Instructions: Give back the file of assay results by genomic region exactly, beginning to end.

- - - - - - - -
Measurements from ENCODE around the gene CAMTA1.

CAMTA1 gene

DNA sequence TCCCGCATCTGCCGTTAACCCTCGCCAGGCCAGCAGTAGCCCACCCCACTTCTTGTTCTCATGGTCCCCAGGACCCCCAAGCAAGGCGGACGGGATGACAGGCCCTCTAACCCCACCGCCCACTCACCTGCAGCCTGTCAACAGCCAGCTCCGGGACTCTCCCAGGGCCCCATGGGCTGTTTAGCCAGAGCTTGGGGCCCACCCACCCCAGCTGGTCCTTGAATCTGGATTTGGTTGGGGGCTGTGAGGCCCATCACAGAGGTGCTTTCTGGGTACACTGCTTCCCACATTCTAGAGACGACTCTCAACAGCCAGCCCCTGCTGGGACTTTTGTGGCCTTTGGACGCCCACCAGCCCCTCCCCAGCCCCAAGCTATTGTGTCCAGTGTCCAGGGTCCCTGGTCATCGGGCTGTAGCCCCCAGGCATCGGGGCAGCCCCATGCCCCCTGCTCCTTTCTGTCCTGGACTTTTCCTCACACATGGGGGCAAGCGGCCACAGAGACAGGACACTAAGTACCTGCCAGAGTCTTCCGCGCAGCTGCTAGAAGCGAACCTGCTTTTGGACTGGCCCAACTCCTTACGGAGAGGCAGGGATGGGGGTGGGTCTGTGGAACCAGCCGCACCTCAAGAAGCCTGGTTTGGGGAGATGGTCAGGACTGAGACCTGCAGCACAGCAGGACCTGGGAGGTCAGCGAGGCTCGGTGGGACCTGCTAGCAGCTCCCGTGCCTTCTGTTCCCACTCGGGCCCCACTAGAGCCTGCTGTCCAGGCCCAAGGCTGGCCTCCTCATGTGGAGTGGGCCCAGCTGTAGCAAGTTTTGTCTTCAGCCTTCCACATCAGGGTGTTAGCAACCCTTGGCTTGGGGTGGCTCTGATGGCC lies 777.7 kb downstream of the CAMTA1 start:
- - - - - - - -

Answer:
Measurements from ENCODE around the gene CAMTA1.

CAMTA1 gene

DNA sequence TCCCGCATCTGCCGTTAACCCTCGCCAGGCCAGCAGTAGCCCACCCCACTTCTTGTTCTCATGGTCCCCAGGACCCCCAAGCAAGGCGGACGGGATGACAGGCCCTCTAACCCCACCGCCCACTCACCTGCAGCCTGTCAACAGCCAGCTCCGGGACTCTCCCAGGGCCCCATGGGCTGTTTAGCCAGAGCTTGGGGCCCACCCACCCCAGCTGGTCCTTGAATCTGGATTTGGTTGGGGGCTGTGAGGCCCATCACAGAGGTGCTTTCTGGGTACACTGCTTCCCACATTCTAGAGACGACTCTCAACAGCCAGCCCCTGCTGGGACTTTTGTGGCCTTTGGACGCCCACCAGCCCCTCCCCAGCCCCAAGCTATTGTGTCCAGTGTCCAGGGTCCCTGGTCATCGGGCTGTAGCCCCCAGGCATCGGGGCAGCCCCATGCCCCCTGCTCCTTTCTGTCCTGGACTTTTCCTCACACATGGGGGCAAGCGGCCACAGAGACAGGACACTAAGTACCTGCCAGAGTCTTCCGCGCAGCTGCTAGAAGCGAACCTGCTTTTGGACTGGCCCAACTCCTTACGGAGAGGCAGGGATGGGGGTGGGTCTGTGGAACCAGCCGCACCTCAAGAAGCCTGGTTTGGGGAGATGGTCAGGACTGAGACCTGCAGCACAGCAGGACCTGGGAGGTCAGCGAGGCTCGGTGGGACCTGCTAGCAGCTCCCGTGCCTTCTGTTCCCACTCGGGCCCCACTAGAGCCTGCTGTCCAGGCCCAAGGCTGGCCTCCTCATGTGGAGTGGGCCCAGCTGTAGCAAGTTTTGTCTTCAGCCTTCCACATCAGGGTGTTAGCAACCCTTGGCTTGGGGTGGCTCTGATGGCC lies 777.7 kb downstream of the CAMTA1 start: